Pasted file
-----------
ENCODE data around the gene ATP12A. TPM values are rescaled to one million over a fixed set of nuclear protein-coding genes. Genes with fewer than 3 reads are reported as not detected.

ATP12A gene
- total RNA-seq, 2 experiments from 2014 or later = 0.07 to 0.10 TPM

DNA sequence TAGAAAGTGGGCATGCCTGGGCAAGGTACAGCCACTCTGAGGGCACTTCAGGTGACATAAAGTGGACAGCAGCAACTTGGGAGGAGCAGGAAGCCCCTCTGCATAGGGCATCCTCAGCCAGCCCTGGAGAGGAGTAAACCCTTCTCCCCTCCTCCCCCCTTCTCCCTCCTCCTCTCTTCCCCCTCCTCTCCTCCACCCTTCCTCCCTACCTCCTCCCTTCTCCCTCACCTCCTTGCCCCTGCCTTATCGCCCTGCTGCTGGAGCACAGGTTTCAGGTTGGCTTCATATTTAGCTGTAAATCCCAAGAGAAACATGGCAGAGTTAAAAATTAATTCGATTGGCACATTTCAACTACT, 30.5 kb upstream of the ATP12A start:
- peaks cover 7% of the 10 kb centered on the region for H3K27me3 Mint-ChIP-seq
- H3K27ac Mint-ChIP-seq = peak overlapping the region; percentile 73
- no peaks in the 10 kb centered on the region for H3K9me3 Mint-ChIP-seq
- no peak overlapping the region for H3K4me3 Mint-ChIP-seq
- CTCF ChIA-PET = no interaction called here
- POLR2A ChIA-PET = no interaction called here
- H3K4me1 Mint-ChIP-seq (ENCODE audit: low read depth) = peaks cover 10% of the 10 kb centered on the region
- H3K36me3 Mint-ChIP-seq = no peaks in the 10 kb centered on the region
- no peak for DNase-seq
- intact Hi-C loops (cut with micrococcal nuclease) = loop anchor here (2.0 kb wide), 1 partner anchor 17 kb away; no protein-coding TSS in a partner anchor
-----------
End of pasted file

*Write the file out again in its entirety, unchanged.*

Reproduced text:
ENCODE data around the gene ATP12A. TPM values are rescaled to one million over a fixed set of nuclear protein-coding genes. Genes with fewer than 3 reads are reported as not detected.

ATP12A gene
- total RNA-seq, 2 experiments from 2014 or later = 0.07 to 0.10 TPM

DNA sequence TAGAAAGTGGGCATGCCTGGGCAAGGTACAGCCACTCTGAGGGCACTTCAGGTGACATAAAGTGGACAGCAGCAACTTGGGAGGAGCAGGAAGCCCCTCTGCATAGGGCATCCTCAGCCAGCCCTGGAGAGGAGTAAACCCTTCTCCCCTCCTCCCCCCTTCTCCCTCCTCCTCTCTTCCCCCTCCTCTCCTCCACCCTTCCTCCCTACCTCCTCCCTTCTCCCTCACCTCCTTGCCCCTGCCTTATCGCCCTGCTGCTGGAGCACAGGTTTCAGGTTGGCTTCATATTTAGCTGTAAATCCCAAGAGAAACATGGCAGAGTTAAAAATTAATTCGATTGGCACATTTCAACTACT, 30.5 kb upstream of the ATP12A start:
- peaks cover 7% of the 10 kb centered on the region for H3K27me3 Mint-ChIP-seq
- H3K27ac Mint-ChIP-seq = peak overlapping the region; percentile 73
- no peaks in the 10 kb centered on the region for H3K9me3 Mint-ChIP-seq
- no peak overlapping the region for H3K4me3 Mint-ChIP-seq
- CTCF ChIA-PET = no interaction called here
- POLR2A ChIA-PET = no interaction called here
- H3K4me1 Mint-ChIP-seq (ENCODE audit: low read depth) = peaks cover 10% of the 10 kb centered on the region
- H3K36me3 Mint-ChIP-seq = no peaks in the 10 kb centered on the region
- no peak for DNase-seq
- intact Hi-C loops (cut with micrococcal nuclease) = loop anchor here (2.0 kb wide), 1 partner anchor 17 kb away; no protein-coding TSS in a partner anchor